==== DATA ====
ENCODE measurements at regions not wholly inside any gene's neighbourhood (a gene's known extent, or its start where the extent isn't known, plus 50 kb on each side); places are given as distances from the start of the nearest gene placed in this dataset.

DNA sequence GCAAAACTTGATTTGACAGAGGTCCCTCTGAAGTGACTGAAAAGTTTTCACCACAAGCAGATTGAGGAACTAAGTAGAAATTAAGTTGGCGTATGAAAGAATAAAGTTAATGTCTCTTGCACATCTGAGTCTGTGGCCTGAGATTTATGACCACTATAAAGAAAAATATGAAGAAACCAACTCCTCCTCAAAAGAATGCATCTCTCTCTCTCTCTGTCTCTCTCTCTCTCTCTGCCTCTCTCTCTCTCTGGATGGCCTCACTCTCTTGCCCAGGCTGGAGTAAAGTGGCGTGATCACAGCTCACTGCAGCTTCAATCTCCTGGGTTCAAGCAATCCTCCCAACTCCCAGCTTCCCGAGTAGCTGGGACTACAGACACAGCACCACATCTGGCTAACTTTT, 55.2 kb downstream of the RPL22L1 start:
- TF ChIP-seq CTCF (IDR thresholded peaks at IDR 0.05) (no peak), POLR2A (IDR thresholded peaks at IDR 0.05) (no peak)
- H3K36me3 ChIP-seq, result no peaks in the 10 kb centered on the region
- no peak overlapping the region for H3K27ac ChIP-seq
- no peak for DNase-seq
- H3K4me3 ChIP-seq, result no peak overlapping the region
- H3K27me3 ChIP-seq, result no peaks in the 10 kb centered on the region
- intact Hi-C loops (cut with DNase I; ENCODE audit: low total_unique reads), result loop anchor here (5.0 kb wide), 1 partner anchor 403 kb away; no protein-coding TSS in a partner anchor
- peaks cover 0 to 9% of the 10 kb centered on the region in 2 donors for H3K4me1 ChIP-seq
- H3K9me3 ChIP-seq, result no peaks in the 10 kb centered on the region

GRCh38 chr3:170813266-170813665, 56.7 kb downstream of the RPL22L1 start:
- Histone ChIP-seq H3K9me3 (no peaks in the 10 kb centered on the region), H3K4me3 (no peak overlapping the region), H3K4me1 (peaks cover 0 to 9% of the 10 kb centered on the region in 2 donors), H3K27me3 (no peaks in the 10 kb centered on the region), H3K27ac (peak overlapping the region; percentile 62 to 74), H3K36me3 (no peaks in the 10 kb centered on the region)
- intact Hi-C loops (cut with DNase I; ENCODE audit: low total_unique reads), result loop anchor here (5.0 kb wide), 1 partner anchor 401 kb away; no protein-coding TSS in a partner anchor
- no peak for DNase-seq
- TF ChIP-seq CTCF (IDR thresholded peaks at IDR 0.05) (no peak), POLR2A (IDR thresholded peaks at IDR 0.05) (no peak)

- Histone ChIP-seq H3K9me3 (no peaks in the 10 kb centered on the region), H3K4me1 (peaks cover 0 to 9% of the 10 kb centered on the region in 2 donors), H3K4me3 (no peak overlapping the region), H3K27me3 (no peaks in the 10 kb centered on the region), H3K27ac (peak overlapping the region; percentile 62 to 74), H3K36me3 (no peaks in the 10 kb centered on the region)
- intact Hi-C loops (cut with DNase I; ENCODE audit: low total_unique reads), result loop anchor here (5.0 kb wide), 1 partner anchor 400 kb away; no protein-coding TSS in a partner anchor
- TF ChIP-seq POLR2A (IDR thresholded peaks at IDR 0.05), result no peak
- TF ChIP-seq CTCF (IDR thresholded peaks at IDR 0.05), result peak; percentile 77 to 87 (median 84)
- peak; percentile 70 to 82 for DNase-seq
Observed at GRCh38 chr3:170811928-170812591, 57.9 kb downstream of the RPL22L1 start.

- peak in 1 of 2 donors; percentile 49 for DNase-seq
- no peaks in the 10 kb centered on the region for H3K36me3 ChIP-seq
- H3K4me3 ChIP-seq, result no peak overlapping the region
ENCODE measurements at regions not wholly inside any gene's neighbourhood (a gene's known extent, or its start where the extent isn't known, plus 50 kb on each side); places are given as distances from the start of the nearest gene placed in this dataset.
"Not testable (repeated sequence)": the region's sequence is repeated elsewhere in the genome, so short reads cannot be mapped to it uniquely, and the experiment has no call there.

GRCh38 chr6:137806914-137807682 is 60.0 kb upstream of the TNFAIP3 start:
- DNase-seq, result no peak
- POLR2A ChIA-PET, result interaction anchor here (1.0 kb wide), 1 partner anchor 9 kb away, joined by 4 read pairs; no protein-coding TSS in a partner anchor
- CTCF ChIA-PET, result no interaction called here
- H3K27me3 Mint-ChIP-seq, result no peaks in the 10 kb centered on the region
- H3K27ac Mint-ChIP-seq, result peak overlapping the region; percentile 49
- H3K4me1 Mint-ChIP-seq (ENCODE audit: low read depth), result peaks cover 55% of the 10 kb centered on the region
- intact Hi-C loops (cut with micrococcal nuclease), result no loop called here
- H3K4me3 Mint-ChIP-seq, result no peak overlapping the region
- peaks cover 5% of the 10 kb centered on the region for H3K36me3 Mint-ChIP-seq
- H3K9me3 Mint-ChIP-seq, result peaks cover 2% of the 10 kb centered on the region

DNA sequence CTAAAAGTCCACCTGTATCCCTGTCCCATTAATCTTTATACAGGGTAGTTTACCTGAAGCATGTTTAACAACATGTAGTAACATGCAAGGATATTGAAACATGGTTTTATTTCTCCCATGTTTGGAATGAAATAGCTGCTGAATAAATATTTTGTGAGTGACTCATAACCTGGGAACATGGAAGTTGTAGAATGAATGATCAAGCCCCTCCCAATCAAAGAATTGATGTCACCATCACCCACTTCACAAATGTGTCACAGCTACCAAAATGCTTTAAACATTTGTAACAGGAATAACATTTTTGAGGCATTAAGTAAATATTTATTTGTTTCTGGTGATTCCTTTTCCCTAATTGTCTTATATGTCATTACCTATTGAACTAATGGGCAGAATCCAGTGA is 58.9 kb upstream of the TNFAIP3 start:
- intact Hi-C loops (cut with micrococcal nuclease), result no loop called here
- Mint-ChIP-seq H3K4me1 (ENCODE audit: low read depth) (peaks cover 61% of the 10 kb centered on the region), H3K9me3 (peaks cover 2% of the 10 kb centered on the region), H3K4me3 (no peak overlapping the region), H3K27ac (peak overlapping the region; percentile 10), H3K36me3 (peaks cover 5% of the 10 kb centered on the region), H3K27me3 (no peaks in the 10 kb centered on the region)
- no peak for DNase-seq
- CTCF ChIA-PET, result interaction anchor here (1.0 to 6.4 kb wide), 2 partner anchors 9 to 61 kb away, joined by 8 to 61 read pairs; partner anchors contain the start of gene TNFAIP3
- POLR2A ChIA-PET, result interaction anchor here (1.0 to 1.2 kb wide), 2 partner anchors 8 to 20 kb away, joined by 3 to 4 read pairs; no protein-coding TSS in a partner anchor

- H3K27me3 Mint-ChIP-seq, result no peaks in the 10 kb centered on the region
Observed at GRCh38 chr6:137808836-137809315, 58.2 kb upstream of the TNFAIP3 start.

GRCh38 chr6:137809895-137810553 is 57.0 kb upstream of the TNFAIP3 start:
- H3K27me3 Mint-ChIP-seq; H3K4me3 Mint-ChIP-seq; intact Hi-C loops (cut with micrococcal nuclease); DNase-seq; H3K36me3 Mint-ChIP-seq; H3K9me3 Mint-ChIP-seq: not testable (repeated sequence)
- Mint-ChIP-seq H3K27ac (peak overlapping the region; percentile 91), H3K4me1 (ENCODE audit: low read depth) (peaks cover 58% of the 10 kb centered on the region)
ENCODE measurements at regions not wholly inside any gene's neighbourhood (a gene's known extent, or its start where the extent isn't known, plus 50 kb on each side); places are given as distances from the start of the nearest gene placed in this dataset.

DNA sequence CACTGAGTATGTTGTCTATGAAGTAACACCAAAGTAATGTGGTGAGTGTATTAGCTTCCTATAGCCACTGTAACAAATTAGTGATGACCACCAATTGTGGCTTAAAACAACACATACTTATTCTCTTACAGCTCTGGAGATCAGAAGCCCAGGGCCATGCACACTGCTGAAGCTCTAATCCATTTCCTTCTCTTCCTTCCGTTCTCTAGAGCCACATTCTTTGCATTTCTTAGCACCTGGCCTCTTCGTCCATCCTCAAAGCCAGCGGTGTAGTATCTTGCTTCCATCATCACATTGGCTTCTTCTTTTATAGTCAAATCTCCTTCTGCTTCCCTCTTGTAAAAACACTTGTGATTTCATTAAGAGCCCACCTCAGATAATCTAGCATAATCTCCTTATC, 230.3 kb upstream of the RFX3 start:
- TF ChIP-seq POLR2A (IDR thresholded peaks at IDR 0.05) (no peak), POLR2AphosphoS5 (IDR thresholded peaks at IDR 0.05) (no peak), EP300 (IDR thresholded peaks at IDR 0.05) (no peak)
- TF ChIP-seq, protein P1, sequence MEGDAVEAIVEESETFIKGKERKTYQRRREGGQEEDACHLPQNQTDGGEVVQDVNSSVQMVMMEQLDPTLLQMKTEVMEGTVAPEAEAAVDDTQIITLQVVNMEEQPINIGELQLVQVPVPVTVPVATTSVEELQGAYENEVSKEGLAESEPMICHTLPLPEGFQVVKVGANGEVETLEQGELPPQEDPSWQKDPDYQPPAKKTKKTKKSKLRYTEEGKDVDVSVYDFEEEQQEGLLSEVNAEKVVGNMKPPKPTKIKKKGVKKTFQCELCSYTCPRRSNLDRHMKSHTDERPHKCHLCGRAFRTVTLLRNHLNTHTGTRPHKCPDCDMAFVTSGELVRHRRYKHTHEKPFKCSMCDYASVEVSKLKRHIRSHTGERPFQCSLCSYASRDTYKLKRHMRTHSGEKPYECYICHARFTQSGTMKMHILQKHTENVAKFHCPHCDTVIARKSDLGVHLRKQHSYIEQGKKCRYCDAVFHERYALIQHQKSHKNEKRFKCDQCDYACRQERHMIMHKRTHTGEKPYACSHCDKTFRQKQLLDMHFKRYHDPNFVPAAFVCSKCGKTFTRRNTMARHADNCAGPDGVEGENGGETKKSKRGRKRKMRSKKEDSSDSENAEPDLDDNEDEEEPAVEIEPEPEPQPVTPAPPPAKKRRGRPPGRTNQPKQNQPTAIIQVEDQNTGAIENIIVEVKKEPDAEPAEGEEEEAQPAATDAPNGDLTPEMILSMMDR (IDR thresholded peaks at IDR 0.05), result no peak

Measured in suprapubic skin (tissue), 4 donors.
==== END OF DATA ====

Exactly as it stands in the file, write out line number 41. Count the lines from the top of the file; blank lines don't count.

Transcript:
- Mint-ChIP-seq H3K4me1 (ENCODE audit: low read depth) (peaks cover 61% of the 10 kb centered on the region), H3K9me3 (peaks cover 2% of the 10 kb centered on the region), H3K4me3 (no peak overlapping the region), H3K27ac (peak overlapping the region; percentile 10), H3K36me3 (peaks cover 5% of the 10 kb centered on the region), H3K27me3 (no peaks in the 10 kb centered on the region)